Juliet Willetts - Research paradigms for poverty alleviation


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  • Juliet
  • “Development’ often thought about narrowly as ‘economic’ development
    Journals in the ‘development’ field include:
    Multidisciplinary journals (World Development)
    Practice-based (Development in practice)
    Various social sciences ones
  • My experience over the last 10 years of doing research to support ‘development’ feels like this!
  • One of the underpinnings that has helped is that from TD.
    TD looks at the space BETWEEN disciplines…. And maintains that we need engagement/coordination across all four levels to make a useful contribution.
    For instance they point out that economics, without due attention to implicit value/ethical assumptions, can cause problems rather than solve them. Max Neef maintains that clear explication of ethics, values and morals guides problematisation- helps you ask appropriate and useful questions and answer them within the relevant disciplines.
  • WHOSE research question!?- for people to engage in the answer, it may be important that they are involved in formulating the question!!!
    Knowledge from one discipline is brought to bear on knowledge within another discipline
    Lay knowledge is included as legitimate and important form of knowledge
    Methodology evolves over time (not necessarily pre-conceived/decided)
    Different types of outcome arise:
    Addressing the problem
    Mutual learning
    Realm of peer review/knowledge/ theory-building
  • The pendulum!!
  • Different knowledges: local institutional partners who understand culture!! Bringing in ‘business’ disciplinary expertise- entrepreneurship/value-chains, bringing in political economy analysis- power dynamics explicitly considered. “Lay” voice- whose- entrepreneurs/business owners
    Relevance: address questions posed by NGOs- low density areas, work across 3 countries to have wider international relevance
    partnership with those whom research was to influence: NGO partners, integrally involved
  • different knowledges
    partnership with those whom research was to influence
  • CASES:
    How are sanitation problems usually solved? Standard ‘known’ technical solutions…. BUT, these miss the chance to do things differently, or to check if the ‘technical’ solution will work in the institutional/social/political context, and
    different knowledges: engineering, economics, politics!!!
    ethics: being outsiders, existing power- buy in or resist?
    rigour: what level of detail to go to?????- how to assist decisions on right ‘amount’ of evidence and information
    relevance: answering questions of our partners, bringing together stakeholders in a structured process of deliberation
    partnership with those whom research was to influence: water supply/san company, people’s committee
    strengths: engagement, debunked some myths about costs and gave more analytical basis for decisions, forced govt silos to takl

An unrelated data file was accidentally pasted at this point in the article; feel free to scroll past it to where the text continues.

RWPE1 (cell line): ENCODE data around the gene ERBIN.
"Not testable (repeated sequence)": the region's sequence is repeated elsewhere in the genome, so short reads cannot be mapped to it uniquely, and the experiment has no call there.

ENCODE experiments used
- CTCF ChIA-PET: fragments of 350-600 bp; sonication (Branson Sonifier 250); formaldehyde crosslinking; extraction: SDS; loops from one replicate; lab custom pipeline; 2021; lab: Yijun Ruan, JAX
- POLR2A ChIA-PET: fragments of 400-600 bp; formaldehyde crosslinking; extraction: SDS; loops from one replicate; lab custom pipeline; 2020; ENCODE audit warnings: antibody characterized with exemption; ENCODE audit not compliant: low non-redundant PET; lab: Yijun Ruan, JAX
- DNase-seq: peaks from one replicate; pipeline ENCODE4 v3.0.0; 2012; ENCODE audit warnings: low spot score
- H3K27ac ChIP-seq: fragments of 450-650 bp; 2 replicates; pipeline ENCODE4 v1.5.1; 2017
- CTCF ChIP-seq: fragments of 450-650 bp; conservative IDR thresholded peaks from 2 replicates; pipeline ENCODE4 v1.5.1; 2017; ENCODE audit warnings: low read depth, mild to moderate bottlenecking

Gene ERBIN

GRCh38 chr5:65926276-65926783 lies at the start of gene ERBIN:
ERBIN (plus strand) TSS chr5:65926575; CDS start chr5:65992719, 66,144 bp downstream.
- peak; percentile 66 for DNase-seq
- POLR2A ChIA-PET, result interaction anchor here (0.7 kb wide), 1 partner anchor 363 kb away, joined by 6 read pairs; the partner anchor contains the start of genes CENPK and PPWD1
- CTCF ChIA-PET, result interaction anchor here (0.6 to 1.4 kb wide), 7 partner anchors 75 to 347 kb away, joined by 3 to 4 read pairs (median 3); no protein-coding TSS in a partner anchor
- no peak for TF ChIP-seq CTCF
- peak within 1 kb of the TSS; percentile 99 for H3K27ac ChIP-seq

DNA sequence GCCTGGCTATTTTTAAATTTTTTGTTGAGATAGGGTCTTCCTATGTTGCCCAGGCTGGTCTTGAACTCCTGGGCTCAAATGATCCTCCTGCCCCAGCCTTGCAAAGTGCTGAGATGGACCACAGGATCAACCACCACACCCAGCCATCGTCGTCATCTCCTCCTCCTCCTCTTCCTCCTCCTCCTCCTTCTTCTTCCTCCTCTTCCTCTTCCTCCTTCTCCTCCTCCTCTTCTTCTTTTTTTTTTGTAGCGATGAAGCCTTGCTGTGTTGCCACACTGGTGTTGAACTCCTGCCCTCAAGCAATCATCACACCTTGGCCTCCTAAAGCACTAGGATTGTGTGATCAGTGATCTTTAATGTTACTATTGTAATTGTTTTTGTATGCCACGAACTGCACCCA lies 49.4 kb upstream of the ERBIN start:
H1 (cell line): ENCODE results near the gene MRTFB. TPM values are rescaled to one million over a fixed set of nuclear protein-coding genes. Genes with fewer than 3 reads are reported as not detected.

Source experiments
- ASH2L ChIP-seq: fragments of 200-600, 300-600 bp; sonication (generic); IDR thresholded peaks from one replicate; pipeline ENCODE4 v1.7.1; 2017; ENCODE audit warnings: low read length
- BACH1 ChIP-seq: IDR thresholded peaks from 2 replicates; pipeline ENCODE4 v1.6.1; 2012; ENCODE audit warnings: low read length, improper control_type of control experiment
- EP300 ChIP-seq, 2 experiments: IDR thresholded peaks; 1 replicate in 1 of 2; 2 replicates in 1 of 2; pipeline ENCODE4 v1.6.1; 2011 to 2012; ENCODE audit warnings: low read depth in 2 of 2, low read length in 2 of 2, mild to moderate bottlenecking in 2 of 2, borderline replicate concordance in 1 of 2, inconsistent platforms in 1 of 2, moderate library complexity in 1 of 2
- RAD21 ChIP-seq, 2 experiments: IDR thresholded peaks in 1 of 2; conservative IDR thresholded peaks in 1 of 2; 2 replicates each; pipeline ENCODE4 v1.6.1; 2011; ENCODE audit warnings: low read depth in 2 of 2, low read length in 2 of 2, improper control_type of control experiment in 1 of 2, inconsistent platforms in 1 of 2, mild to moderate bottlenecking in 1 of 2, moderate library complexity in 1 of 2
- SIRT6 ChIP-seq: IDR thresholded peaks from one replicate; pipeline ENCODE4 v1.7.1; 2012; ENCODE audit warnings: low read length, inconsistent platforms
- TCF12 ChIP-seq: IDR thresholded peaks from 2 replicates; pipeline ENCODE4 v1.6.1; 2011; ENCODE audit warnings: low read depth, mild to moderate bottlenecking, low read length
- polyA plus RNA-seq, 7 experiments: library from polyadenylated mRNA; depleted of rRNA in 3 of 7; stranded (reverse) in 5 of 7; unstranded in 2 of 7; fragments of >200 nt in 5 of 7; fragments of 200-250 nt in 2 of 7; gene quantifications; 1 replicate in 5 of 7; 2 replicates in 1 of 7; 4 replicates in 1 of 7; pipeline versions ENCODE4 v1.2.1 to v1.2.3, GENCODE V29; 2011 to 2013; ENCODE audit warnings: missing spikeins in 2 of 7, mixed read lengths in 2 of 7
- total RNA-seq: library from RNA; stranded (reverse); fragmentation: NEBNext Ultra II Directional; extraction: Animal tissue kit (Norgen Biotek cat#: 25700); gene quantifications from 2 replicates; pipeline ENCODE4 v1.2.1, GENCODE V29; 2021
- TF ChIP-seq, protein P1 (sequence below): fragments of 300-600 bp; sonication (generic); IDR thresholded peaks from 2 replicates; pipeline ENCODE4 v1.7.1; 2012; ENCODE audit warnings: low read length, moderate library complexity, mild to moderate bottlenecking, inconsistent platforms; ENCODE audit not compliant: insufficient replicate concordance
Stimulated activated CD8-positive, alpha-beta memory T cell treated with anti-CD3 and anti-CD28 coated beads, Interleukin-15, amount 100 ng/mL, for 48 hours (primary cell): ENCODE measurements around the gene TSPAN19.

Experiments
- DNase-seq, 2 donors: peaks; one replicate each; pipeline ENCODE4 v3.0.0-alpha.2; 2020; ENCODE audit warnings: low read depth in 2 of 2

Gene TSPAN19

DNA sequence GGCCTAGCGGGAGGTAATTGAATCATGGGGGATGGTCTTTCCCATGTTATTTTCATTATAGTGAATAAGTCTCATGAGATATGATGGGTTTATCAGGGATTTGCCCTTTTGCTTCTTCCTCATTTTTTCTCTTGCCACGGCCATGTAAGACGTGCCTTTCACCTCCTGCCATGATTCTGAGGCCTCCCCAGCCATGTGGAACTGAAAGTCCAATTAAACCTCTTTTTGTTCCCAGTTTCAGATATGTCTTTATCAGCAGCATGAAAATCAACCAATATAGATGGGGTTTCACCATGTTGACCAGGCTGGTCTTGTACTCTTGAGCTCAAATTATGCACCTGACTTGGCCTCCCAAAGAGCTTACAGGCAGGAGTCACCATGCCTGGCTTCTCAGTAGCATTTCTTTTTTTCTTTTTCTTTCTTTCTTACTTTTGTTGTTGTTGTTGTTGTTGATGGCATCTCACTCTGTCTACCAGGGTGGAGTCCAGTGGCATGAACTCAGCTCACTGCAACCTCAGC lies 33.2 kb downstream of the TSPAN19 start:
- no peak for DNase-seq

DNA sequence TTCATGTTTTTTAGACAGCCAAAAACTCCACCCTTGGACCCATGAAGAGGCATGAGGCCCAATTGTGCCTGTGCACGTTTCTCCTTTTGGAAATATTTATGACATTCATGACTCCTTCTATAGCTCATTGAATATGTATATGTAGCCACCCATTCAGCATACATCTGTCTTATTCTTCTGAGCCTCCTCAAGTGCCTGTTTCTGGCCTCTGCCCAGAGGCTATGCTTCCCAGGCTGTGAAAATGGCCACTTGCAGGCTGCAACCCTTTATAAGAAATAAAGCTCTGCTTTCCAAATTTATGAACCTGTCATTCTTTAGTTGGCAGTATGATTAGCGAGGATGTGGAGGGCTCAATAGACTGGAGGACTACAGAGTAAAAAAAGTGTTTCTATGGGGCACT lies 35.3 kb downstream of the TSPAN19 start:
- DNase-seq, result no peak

weaknesses: politics likely to reign, process wasn’t replicable by others- and these decisions need to be made all the time
  • Social work, organisational management, positive psychology --- strengths-based approaches
  • different knowledges,
    ethics, rigour and relevance, partnership with those whom research was to influence
  • Juliet Willetts - Research paradigms for poverty alleviation

    1. 1. Research paradigms for poverty alleviation and sustainable development: a balancing act of different knowledges, ethics, rigour and relevance A Prof Juliet Willetts, Institute for Sustainable Futures, UTS Sydney 21-22 November 2013
    2. 2. My main point – to ask ourselves… What kind of research do we need to create change?
    3. 3. The balancing act ethics different knowledges, ways of knowing rigour relevance
    4. 4. Ways of knowing What should we do? What are we capable of doing? What is it we want to do? What exists? M A Max Neef (2005) Foundations of Transdisciplinarity. Ecological Economics 53: 5-16
    5. 5. Characteristics of transdisciplinary research
    6. 6. 1. Civil society, business and government roles in water and sanitation services Technical ‘fix’ Social ‘fix’
    7. 7. 1. Civil society, business and government roles in water and sanitation services government community business
    8. 8. 2. Climate change, disasters and health
    9. 9. er ness of pow Aware ow ures and h struct ed ledge is us know No rules le Responsib just for new knowledge Clear rules and standards n em dimensio Single probl Lots o disci f pl i n One disci pl Few s ta kehold e ine rs Lots o f st es terlinked issu Complex in es akeho lders
    10. 10. Looking to the future, what kind of research do we need to create change? Humility as researchers Respect for different types of knowledge and disciplines Courage to dare to think differently and make new suggestions Integrity and ethics Flexibility to adapt approach
    11. 11. Thankyou juliet.willetts@uts.edu.au
    12. 12. Sanitation services that meet economic, environmental, institutional and social aims
    13. 13. Strengths-based approaches to community development
    14. 14. Gender equality in water and sanitation
    15. 15. Governance and service delivery for the poor